Roger wilco. I am prepped with part numbers. And I am well familiarized with swearing a lot after my last bit of 500E wrenching, the change of transmission shifter bushings :-)

Quote:

My actuator is fine after 114K miles even after I pulled it out to replace the rubber crankcase ventilation hose that connects to it on the bottom rear. I wouldn't mess with it unless I had to. The more the wires get moved around the more chance for problems. The wire bundle connected to mine was still nice and pliable with no crispy parts.
I do have to say that perhaps discretion is the better part of valor on this one. The experience of other owners suggests that TBA failure mode is slow and well telegraphed, instead of being an instant vehicle stopper. That is good to know. An instant stop, if it ever happened, could leave us inconveniently stuck in a one-horse town somewhere, as we drive the 500E primarily as a distance runner. (It's much too nice to use as an urban commando. I have other cars for that job.)

And this TBA unit seems to be working brilliantly, plus, all of the wires and hoses under the airbox look to be in fine shape. Very flexible, no discoloration, no cracking. I may put a bit of nonmelting synthetic grease around each hose terminus just to be cautious, but that's all I would think that it needs for now.

The one rationale for having the TBA out is that if it is starting to get sick, this month is my last shot to have it replaced under Starmark. Given that it's a spendy piece of kit, I may be willing to put in the time to remove and open and inspect. My assumption is that if there were severe wire cracking visible inside, MBUSA would ante up for a new unit.

s/b
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  #5  
Old 07-03-2003, 06:48 PM
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Quote:
Originally posted by Randall Grubbs
sb,

The MAF slips into one side of a rubber connector (collar) and the the other side fits over the throttle actuator. Both are held tightly with the large clamps. If you loosen the clamps, you can pull the MAF straight out.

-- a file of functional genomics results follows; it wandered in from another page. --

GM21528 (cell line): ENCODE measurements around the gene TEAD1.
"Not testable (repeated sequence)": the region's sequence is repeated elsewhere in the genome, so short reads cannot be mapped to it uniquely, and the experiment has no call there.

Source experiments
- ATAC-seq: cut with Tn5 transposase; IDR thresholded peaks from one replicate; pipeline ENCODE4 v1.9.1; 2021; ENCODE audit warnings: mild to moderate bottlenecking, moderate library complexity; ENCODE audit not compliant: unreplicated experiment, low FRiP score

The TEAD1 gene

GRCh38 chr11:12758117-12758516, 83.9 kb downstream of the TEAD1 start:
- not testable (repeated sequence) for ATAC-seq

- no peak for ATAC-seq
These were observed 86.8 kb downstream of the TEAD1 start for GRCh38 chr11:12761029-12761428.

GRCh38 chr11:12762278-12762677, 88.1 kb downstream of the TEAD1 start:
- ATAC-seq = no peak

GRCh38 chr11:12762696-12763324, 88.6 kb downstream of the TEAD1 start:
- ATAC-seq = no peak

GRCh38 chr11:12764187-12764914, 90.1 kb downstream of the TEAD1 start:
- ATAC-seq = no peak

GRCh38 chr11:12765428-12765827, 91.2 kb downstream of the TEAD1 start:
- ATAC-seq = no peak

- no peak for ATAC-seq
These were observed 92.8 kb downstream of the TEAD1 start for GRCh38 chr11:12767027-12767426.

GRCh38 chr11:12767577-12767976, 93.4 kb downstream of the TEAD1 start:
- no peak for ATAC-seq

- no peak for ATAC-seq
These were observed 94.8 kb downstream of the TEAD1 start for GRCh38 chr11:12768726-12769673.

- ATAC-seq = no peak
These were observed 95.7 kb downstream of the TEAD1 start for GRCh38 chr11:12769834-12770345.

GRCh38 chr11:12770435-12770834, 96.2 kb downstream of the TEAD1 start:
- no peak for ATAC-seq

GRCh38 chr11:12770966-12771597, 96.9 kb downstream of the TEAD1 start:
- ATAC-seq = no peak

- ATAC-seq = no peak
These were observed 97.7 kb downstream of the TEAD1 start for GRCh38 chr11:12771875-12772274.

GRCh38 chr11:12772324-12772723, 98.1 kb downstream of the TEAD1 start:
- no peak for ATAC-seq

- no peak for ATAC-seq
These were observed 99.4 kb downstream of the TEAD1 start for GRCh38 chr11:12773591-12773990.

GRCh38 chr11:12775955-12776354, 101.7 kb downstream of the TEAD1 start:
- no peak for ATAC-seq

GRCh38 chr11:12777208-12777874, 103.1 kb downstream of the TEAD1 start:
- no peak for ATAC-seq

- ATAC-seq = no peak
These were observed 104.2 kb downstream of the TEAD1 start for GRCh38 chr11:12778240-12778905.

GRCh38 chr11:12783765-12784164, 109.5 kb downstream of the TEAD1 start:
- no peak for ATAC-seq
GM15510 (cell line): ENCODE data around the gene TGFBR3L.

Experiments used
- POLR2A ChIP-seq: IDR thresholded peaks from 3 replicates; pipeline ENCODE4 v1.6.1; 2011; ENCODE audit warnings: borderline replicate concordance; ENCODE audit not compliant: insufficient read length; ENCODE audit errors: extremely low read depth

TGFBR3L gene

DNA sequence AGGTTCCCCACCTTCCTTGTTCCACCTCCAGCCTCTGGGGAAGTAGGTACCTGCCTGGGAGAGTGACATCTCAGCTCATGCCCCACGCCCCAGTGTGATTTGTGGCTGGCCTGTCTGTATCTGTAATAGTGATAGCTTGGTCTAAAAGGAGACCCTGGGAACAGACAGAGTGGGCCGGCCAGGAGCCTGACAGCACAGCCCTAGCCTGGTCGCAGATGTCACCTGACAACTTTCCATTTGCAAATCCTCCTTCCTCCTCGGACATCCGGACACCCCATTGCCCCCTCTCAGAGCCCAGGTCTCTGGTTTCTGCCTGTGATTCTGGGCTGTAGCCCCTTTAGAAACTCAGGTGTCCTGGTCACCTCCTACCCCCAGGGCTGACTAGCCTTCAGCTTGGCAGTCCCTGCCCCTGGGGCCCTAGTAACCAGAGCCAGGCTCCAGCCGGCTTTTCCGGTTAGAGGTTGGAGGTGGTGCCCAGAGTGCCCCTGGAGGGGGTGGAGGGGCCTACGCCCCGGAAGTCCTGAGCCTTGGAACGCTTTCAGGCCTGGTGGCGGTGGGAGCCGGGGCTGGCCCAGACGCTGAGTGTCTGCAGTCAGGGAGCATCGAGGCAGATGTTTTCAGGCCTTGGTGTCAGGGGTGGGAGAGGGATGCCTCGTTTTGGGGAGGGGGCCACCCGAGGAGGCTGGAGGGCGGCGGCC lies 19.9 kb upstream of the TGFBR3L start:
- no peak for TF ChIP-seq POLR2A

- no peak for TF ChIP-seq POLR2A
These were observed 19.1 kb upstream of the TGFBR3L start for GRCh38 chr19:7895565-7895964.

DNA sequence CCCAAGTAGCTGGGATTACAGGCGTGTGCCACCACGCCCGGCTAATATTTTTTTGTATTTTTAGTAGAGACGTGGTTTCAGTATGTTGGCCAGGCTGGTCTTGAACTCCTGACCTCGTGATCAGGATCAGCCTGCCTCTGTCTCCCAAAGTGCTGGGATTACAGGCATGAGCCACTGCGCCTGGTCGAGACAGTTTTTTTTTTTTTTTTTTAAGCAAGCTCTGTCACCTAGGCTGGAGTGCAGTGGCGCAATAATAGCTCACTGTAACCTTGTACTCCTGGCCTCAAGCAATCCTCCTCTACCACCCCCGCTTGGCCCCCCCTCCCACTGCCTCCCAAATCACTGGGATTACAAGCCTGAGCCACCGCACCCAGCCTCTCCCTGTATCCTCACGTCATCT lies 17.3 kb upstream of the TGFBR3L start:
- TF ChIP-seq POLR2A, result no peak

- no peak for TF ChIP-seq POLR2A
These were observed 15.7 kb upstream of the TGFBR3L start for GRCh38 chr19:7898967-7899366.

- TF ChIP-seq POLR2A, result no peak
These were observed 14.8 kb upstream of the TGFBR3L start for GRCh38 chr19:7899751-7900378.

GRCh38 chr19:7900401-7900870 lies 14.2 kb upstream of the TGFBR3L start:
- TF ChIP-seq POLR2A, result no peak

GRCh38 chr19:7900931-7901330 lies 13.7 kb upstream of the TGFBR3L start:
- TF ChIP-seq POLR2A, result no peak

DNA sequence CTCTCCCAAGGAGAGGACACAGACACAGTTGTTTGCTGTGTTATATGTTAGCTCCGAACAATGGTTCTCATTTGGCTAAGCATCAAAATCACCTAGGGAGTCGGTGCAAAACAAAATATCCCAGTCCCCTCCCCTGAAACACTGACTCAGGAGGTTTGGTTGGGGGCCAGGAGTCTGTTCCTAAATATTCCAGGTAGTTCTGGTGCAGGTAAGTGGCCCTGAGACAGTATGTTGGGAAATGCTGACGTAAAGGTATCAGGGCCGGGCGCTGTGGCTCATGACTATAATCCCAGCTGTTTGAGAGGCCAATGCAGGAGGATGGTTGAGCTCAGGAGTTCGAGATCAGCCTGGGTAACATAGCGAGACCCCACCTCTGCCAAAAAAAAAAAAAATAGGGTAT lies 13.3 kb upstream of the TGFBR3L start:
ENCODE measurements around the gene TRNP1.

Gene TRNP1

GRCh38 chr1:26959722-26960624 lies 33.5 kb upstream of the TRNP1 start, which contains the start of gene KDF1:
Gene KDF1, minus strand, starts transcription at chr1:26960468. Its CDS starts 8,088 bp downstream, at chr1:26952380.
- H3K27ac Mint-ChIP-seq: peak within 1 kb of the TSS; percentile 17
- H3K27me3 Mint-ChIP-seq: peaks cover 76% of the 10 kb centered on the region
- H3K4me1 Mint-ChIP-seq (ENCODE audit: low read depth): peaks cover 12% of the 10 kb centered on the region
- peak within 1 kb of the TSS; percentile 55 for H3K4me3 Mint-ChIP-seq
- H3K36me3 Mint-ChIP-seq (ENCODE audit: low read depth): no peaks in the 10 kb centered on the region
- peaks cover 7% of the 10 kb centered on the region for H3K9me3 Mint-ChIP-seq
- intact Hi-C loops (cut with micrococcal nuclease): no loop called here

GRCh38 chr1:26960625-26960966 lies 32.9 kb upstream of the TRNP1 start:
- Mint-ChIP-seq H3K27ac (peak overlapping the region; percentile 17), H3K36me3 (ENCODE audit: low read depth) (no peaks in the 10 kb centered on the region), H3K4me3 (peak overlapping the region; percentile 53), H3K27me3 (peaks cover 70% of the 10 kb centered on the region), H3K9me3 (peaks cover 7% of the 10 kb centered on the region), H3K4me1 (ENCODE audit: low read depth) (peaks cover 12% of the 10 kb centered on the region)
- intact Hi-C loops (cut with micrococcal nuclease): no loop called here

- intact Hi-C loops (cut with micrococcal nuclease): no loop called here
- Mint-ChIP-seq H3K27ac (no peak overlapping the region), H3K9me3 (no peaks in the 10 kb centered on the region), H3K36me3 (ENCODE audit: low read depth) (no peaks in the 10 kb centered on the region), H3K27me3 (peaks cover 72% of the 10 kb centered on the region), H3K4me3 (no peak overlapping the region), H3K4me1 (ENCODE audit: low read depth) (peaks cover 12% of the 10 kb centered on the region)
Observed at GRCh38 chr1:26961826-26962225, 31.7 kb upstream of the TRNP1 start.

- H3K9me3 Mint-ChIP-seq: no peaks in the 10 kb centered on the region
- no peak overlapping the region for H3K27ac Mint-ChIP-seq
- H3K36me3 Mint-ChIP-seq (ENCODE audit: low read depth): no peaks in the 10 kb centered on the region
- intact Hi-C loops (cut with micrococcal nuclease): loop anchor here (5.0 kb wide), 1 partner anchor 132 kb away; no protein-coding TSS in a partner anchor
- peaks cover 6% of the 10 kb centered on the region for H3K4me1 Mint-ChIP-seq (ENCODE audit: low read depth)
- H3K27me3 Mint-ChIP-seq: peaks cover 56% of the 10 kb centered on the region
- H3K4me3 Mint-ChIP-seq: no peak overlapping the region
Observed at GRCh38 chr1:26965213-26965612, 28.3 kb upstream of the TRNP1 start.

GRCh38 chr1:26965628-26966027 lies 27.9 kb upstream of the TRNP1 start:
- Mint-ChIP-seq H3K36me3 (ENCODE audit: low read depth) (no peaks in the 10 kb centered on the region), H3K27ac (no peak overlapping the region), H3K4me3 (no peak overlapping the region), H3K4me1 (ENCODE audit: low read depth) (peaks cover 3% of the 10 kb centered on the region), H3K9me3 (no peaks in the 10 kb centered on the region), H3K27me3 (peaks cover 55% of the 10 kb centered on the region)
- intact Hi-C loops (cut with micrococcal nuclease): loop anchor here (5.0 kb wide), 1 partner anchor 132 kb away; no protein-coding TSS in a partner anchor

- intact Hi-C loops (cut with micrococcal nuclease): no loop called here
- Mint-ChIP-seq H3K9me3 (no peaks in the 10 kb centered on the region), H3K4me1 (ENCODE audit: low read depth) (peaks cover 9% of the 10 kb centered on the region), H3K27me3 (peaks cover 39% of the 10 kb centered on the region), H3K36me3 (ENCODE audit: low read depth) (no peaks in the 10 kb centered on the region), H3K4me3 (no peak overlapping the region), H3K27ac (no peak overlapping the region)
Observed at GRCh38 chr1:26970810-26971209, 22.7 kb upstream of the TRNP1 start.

'94 E500
Note to others in the same boat:

I cursed for a long time trying to figure out a way to get torque on the screws of the boot clamps. From above, it's impossible.

Finally realized that there is a path in from the side, if the clamp screws are on the front of the MAF throat the way they are on mine. Coming in laterally from the vicinity of the fuel rail, a nine-inch slotted screwdriver can reach and turn both clamp screws.

I now have the clamps so loose that they rotate when touched by the screwdriver. The MAF itself rocks back and forth and rotates about 5 degrees, but hasn't released just yet.

s/b
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  #6  
Old 07-03-2003, 07:48 PM
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Okay, taking notes as I work, for the benefit of others doing the same job:

The MAF assembly does come loose once the two clamp screws have been backed off sufficiently. I had already removed the data cable coming off one side of it.

I had to rock it back and forth for a while to get the MAF loose inside the boot, and then took a pry bar and very gently prised up at the rear, using the rear arch of the intake manifold for a leverage point. The MAF came loose smoothly and cleanly, and the boot looks pretty good for its age and mileage -- I could certainly re-use it if I were so inclined. Apparently it's rare to find them this well off, so plan to have a spare available.

No issues pulling the MAF clear after that. But you will want to have a shop-vac ready to get down in there immediately. This area around the TBA to MAF connector apparently collects dirt and sand, and you won't want any of that inside of an M119 engine. I vacuumed very thoroughly and cleaned dust off of all hoses and wires before continuing.

The TBA is held down with four 5mm allen bolts. The left rear as you face it is the only one with a small tool path issue -- a hose runs immediately above it. Instead of pulling the hose, I used a wobble joint. None of the bolts presented any trouble.